By measuring the effectiveness of your marketing, then, you are by extension measuring the effectiveness of your brand. Any number of key performance indicators (KPIs) can give you an informed measurement of your marketing’s effectiveness. The following four are some of the most important:

Cost per Lead: Cost per Lead measures the cost-effectiveness of marketing campaigns. This metric focuses entirely on the leads generated by a campaign. Cost per lead does not factor in the relative quality of a lead, however.

Return on Investment: Return on Investment measures the sales revenue a campaign brings on every dollar spent. This is the best KPI to measure the effectiveness of marketing campaigns because it also measures the quality of leads these campaigns generate.

Customer Lifetime Value: Customer Lifetime Value (CLV) is one of the most important metrics to measure because it can predict the future success of your brand. There are different ways to calculate CLV, but a simple equation measures:

  • Average Order Value: average amount of money a customer spends on every order. Average Order Value = Total Sales / Order Count
  • Purchase Frequency: average number of orders placed by each customer. Purchase Frequency = Total Orders / Total Customers
  • Customer Value: average monetary value that each customer brings to your business during a timeframe. Customer Value = Average Order Value x Purchase Frequency

Revenue Growth: At the end of the day, the best way to judge your marketing’s success is by measuring your growth in sales revenue.

9. Does your visual identity capture your brand’s essence?

Brand Report Card Brand Essence

Your brand’s visual identity is more than just its logo. It includes elements like color, photography, and typography. An effective identity should be a unified system inspired by one or more of your brand’s defining characteristics.

An increasingly digital-only media landscape has empowered brand identities like never before. Your identity can now be multifaceted and dynamic—even incorporate movement or change as an ownable, differentiating aspect like colors or typeface. At the end of the day, the most important thing is that your identity effectively captures the authentic essence of your brand.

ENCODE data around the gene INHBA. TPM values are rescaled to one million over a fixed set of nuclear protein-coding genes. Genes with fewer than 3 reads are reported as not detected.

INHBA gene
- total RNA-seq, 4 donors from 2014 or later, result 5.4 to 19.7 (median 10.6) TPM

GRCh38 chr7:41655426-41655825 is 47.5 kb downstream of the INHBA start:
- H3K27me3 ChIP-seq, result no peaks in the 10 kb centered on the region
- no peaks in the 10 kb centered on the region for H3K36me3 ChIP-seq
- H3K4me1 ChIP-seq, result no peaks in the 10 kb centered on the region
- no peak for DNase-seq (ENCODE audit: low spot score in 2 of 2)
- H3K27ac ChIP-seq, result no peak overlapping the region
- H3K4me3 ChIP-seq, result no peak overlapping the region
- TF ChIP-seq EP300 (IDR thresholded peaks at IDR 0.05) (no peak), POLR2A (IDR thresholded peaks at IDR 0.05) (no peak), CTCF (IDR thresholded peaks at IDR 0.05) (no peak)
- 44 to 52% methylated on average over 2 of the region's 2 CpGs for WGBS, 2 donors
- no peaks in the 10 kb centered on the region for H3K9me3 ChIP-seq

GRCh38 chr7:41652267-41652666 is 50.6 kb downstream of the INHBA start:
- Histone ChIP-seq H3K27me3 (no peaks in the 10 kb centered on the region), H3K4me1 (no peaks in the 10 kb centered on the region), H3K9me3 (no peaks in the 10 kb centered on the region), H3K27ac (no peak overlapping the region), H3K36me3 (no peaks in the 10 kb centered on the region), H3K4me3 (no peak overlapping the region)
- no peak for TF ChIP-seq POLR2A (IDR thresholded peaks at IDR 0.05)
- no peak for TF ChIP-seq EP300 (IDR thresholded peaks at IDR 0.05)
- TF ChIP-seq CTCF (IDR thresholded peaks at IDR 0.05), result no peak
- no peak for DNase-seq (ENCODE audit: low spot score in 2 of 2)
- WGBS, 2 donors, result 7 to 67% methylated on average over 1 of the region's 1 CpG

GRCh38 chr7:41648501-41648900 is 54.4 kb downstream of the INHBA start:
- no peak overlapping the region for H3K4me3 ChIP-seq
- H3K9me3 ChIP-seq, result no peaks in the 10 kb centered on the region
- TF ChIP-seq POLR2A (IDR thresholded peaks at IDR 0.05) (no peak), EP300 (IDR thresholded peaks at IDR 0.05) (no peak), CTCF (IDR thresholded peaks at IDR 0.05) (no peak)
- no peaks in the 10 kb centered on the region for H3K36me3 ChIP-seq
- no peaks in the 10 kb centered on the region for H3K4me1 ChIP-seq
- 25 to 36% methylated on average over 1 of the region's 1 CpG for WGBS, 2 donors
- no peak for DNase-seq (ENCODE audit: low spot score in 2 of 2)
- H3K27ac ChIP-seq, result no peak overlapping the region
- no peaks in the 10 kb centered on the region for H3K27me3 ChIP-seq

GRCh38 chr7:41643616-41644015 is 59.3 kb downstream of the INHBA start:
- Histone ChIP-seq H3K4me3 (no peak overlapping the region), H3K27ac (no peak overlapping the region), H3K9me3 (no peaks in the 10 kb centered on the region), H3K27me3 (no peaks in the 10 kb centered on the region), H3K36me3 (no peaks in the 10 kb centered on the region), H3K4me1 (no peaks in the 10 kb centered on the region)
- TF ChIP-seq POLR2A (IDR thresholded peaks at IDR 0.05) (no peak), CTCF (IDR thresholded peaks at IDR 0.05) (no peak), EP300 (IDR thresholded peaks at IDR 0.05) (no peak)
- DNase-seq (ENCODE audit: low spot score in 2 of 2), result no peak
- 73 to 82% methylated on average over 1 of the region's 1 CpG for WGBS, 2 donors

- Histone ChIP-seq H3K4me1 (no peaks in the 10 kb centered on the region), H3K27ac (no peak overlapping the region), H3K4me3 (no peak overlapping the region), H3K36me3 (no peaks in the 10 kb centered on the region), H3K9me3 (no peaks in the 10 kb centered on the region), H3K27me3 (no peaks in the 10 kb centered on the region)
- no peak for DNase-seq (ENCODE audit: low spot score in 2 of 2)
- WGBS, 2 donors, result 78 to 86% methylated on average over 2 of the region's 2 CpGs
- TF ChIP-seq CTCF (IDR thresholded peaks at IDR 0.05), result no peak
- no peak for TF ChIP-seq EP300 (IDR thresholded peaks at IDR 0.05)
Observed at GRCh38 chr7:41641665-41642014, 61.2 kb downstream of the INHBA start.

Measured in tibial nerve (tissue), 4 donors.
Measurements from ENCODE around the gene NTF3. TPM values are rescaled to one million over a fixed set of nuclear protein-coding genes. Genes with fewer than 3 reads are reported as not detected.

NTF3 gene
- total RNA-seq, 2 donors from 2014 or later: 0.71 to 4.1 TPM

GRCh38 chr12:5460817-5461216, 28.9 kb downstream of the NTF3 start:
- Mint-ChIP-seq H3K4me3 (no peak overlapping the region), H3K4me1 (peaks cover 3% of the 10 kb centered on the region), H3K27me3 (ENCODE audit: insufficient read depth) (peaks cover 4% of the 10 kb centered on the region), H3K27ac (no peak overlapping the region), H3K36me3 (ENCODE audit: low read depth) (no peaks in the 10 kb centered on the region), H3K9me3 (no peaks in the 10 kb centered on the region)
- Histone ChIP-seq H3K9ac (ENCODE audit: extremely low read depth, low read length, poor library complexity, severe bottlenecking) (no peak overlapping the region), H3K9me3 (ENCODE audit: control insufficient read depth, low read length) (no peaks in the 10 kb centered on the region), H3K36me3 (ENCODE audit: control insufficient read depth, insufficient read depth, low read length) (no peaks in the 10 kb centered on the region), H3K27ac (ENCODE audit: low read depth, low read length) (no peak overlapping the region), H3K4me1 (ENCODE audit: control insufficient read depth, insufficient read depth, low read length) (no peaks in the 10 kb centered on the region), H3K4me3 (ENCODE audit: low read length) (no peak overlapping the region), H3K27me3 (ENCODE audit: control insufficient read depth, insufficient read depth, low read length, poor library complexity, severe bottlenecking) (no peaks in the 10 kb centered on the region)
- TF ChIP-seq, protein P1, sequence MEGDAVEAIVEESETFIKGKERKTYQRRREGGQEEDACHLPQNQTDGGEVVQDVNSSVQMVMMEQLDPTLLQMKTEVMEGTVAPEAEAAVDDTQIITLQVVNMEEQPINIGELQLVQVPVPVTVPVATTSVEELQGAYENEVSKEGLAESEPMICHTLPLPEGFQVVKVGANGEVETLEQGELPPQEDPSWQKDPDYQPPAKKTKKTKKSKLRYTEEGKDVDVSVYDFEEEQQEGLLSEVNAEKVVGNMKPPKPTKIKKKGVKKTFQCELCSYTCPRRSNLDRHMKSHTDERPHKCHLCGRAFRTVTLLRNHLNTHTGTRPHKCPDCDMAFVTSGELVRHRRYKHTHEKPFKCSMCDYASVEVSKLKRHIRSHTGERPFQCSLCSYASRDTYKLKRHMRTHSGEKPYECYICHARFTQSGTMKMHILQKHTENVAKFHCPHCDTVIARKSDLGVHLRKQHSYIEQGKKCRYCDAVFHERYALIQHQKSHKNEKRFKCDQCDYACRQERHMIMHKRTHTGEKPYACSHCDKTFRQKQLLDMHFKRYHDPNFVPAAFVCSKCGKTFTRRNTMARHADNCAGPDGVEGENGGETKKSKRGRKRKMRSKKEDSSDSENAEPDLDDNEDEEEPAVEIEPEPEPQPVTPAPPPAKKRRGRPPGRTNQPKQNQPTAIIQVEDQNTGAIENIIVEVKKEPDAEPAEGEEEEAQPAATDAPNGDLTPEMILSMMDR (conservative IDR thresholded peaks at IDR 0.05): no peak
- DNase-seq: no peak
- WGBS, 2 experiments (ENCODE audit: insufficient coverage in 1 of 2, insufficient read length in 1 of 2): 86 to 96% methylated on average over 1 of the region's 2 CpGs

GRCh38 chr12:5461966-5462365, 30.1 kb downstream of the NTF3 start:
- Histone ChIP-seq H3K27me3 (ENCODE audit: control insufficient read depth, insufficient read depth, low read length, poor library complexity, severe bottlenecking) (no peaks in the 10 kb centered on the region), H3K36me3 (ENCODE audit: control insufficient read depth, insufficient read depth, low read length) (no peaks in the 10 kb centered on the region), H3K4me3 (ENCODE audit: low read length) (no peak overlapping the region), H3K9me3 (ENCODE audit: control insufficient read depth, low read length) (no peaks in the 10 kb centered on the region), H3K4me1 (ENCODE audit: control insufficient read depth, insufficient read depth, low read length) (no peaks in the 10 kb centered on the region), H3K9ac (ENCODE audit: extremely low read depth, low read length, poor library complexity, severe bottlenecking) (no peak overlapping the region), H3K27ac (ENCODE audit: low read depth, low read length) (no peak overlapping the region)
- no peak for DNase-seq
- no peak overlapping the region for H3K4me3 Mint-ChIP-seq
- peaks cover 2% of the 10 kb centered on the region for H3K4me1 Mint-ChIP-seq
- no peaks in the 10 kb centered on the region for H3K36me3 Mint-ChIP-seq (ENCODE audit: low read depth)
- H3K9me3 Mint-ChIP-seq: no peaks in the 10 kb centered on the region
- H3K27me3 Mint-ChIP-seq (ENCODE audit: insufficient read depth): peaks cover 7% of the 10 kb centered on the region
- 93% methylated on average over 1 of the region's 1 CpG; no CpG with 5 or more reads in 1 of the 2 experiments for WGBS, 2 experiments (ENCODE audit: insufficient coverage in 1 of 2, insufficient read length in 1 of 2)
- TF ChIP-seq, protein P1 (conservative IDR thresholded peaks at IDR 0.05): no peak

Some essential elements to consider when evaluating your brand’s identity include:

  • Logo: Is it a strong, contemporary mark that resonates with your brand’s audience?
  • Color: Does your identity feature colors that best represent your brand’s personality?
  • Photography: Does the imagery featured on your website and in your collateral capture the authentic spirit of your brand?
  • Typography: Do the fonts and styling in your identity, website and collateral comprise a cohesive system consistent with your brand personality?
  • Layout: Does the arrangement of information produce a balanced look and feel across creative solutions?

 

10. Is your brand well-maintained?

Brand Report Card Brand Maintenance

Even the strongest brands require vigilant maintenance and ongoing development. You should never grow complacent or rest on your laurels when it comes to moving your brand forward. A brand, after all, is a living, dynamic entity that requires continual maintenance to survive. This is achieved with ongoing customer research and regularly scheduled brand audits.

A brand audit is a detailed analysis of the current state of your brand and its position in the marketplace. This analysis is designed to give you an understanding of what’s currently going right with your brand. And, more importantly, what’s going wrong. With this understanding in hand, you can create an action plan to address your brand’s critical issues.

The following are a few signs that you’ve been slipping on brand maintenance:

  • You find yourself reading your latest blog posts, email blasts, or social media content and wondering if what you’re saying even makes sense anymore.
  • You feel like you’ve moved too far away from what your business was about when you started.
  • Your business has evolved since your last rebrand, and your visual and verbal messaging is no longer relevant.
  • You continue to add to an expanding list of products and/or services.
  • Your website traffic continues to grow but you aren’t converting that traffic into sales.

Grade Your Score

Brand Report Card Grade Score

So, how did you do? If you’re feeling like the student who’s terrified to show his report card to his parents, don’t panic. The fact is, most brands score terribly on these attributes. Which is baffling, because each one is not that difficult to correct. It just takes a little time and effort, as well as commitment on behalf of decision-makers. It’s important that leadership understand the value of your company’s brand if you hope to fundamentally improve its performance.

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A prolific blogger, speaker, and columnist, Brian has more than a decade of experience in design and branding. He’s written for publications including Forbes, Huffington Post, and Brand Quarterly.